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Estimate: $ 2,500 - $ 3,500
(MEXICAN MANUSCRIPTS.) Collection of 10 wills and testaments in the Nahuatl language. 10 manuscript documents on 16 loose sheets, each 12 1/2 x 8 1/2 inches or smaller; moderate wear, some stabilized with early conservation; housed in a contemporary limp calf portfolio. Vp, 1696-1726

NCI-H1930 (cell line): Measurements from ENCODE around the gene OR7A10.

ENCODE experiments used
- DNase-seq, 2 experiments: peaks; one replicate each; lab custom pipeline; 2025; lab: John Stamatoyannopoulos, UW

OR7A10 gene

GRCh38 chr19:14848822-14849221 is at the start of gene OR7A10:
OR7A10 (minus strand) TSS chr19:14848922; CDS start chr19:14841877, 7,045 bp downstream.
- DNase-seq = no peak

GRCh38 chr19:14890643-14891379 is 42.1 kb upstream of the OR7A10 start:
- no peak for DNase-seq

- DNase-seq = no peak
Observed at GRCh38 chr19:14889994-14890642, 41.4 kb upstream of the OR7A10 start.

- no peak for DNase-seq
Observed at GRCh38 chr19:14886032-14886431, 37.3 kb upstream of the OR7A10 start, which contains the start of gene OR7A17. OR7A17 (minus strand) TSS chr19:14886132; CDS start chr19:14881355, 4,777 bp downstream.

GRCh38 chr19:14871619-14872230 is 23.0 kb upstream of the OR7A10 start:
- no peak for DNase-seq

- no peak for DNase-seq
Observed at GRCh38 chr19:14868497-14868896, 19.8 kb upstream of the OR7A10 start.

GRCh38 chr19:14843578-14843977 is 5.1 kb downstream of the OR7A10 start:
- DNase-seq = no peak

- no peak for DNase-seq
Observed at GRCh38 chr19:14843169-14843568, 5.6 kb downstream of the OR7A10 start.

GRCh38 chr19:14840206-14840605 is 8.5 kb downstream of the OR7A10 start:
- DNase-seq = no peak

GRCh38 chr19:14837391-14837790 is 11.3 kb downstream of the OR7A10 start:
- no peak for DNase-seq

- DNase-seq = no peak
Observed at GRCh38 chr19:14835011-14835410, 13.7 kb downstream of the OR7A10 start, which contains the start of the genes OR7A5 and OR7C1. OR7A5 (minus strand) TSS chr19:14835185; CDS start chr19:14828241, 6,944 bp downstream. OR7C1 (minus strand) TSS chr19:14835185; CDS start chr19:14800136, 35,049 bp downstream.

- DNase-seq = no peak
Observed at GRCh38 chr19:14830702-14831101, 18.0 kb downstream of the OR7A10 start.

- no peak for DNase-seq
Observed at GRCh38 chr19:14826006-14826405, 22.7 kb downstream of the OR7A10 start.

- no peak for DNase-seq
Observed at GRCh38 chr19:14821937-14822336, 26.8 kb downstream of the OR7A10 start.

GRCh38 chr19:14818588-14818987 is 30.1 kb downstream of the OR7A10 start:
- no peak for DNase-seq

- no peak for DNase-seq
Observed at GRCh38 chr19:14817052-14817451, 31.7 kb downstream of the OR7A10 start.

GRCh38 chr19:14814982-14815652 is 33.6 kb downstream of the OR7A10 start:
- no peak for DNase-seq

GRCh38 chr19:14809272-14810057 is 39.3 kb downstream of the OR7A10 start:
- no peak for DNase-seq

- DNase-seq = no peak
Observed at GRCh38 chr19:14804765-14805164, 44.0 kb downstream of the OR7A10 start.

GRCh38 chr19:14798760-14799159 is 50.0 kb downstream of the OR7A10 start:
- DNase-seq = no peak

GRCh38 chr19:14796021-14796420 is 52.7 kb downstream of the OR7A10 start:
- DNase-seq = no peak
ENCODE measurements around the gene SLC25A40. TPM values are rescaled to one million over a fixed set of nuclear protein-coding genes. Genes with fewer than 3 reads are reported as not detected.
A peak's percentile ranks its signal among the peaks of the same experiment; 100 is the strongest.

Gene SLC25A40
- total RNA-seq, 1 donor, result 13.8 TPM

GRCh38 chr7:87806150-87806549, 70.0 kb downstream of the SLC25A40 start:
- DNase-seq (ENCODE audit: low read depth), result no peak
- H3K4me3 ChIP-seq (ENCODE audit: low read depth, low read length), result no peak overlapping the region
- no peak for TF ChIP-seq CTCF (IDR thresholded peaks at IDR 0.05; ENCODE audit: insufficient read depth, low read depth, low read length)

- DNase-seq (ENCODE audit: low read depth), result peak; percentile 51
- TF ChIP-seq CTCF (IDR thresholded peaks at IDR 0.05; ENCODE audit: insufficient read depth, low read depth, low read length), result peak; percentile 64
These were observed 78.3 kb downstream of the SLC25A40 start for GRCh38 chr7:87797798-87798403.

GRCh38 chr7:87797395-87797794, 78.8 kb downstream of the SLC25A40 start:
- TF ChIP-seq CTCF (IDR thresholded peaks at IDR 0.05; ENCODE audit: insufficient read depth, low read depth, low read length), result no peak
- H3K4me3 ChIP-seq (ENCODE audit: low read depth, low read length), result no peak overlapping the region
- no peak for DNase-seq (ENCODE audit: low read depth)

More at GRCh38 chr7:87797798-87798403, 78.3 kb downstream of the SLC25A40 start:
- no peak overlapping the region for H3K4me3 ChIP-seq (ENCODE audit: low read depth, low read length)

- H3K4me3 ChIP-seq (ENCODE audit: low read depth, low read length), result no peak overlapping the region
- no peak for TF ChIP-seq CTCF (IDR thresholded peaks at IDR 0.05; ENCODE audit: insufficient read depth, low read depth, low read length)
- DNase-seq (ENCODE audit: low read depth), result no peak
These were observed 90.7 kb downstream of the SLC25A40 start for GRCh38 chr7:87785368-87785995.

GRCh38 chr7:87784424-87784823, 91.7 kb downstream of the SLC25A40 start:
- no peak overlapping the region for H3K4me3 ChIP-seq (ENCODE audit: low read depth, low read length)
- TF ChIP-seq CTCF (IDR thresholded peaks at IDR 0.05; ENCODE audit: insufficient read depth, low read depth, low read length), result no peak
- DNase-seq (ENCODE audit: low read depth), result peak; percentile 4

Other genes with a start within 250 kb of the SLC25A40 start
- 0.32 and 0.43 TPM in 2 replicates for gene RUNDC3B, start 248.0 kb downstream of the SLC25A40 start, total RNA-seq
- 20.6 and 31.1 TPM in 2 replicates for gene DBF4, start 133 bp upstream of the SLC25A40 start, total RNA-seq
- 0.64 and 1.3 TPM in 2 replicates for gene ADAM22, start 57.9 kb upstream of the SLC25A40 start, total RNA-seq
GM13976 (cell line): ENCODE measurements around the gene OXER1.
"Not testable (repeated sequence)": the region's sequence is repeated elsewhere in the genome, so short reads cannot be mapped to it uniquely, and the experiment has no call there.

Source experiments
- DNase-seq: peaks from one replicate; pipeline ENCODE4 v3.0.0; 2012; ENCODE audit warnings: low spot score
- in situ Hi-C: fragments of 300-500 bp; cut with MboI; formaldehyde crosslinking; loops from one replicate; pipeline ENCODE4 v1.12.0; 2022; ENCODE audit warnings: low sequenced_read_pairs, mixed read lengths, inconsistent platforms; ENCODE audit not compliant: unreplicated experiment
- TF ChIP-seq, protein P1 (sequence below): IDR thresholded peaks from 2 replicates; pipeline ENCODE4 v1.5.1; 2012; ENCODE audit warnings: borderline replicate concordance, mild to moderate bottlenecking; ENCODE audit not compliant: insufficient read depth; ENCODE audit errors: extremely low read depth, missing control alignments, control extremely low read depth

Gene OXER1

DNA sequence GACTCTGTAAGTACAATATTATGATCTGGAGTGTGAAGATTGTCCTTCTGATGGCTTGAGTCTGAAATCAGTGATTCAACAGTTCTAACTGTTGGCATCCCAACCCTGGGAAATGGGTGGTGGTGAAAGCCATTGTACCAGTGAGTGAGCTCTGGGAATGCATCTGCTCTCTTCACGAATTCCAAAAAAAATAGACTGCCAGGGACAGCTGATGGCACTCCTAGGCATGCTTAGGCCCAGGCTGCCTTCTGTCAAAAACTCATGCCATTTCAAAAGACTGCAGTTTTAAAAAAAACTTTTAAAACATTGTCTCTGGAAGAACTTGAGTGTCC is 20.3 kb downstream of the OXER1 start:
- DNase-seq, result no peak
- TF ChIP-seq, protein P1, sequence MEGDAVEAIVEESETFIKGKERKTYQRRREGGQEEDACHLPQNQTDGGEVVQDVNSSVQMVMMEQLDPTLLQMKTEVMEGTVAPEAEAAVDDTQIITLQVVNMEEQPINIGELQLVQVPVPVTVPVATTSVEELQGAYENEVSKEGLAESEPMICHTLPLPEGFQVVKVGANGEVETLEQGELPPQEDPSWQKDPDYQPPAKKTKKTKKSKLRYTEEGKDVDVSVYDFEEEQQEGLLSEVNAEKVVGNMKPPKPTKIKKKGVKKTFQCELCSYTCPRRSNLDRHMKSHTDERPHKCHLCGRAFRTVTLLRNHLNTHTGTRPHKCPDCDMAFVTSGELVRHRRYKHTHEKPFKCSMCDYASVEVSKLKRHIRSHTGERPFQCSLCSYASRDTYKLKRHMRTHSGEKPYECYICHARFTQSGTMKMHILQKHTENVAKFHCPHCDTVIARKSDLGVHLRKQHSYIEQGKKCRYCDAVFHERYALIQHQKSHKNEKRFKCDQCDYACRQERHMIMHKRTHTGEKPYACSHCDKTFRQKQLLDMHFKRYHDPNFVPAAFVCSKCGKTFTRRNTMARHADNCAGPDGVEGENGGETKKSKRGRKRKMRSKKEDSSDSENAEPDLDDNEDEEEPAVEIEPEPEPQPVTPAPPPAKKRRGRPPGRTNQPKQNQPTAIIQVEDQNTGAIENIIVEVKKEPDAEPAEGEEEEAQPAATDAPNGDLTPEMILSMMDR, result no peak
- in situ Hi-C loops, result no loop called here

A collection of 10 Nahuatl wills and testaments from small villages in and around what is now Ozumba in the Valley of Mexico. It includes testaments from both men and women, as well as from commoners and the relatively well-to-do; one was written by a Nahua elite who was of sufficiently high status to bear the title don, don Félix de San Juan, from San Vicente Chimalhuacan. Each begins with long expressions of faith in Catholic saints and the Virgin Mary. Some of the wills from San Vicente Chimalhuacan express a desire to be buried in front of the Virgin of the Rosary, which is still revered in the town to this day. In her will and testament from 1717, María Rosa lists several Marian titles which she honors and which she wants her surviving family to continue to revere, including the Virgin of Guadalupe. The bequests also show a strong Spanish influence. Antonio Martín of Santiago Mamahualzuca had taken to raising and selling pigs (introduced by Spaniards) to such a degree that much of what he bequeathed consisted of pigs. The testators frequently also bequeathed money, much of it to be used for the settling of debts. The said Martín, for example, declared that his uncle Francisco, to whom he owed money, was to be given 1 peso, "something I owed him, so he can buy a pig." Overall, Nahua society, as can be observed in these testaments, adopted much from Spanish culture without being completely overwhelmed. "Wills in Nahuatl have been a rich source of information on local-level processes from an indigenous perspective. They continue to inform our understanding of the impact of the Spanish presence on Indian communities" --Cline, The Testaments of Culhuacán.
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